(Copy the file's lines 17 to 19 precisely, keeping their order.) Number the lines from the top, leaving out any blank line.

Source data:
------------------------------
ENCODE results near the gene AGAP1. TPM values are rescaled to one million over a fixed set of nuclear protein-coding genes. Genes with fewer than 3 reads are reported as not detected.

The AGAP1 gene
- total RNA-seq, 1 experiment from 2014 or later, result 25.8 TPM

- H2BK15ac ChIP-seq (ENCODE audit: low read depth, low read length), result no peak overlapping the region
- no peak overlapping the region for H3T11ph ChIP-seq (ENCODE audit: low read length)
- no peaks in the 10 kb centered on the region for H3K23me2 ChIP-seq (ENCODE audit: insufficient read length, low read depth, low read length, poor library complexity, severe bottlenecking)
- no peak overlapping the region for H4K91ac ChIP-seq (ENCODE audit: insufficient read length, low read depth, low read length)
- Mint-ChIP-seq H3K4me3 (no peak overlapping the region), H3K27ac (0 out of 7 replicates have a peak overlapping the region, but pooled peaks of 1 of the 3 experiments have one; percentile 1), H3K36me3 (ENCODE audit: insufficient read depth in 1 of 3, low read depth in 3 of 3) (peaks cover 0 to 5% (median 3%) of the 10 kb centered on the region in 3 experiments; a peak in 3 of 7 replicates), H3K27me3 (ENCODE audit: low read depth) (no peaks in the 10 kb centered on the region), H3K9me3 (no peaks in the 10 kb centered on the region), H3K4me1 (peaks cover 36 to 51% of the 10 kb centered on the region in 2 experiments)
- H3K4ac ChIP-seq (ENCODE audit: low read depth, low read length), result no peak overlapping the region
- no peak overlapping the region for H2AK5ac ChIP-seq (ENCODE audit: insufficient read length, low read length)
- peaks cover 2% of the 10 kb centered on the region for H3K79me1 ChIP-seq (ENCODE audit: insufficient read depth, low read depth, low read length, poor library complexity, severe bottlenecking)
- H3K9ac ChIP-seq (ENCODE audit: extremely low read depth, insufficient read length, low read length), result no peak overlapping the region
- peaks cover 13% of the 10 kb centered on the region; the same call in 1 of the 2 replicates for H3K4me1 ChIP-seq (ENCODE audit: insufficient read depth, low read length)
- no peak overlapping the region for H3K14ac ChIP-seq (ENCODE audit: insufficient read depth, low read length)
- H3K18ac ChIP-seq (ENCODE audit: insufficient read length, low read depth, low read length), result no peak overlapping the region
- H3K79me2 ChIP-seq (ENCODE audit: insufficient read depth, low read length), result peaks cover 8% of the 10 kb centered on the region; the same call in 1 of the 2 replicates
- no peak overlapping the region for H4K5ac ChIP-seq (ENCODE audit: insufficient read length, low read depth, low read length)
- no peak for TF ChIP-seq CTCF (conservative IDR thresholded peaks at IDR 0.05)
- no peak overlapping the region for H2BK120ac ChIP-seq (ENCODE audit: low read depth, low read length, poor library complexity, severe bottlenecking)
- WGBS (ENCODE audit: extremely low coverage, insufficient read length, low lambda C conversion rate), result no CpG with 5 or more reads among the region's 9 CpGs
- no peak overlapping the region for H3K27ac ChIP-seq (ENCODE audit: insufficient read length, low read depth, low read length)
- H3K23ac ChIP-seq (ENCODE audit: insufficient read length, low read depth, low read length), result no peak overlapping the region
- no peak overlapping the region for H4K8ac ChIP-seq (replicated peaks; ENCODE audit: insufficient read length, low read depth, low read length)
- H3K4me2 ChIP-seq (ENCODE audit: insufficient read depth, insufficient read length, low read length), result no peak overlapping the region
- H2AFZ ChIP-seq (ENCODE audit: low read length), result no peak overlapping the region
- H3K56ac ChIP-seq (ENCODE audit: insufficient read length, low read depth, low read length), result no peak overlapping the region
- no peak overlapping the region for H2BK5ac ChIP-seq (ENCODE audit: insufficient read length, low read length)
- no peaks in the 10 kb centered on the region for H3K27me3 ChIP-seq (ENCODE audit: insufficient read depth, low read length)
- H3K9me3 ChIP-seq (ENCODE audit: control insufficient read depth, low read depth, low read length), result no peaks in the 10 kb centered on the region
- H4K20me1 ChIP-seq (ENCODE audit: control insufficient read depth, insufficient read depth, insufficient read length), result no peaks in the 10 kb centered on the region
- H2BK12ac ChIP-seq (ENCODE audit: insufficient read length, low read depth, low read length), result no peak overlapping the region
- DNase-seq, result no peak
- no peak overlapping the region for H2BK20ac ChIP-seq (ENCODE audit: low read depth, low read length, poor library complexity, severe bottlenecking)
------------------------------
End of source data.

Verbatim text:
- no peak overlapping the region for H4K5ac ChIP-seq (ENCODE audit: insufficient read length, low read depth, low read length)
- no peak for TF ChIP-seq CTCF (conservative IDR thresholded peaks at IDR 0.05)
- no peak overlapping the region for H2BK120ac ChIP-seq (ENCODE audit: low read depth, low read length, poor library complexity, severe bottlenecking)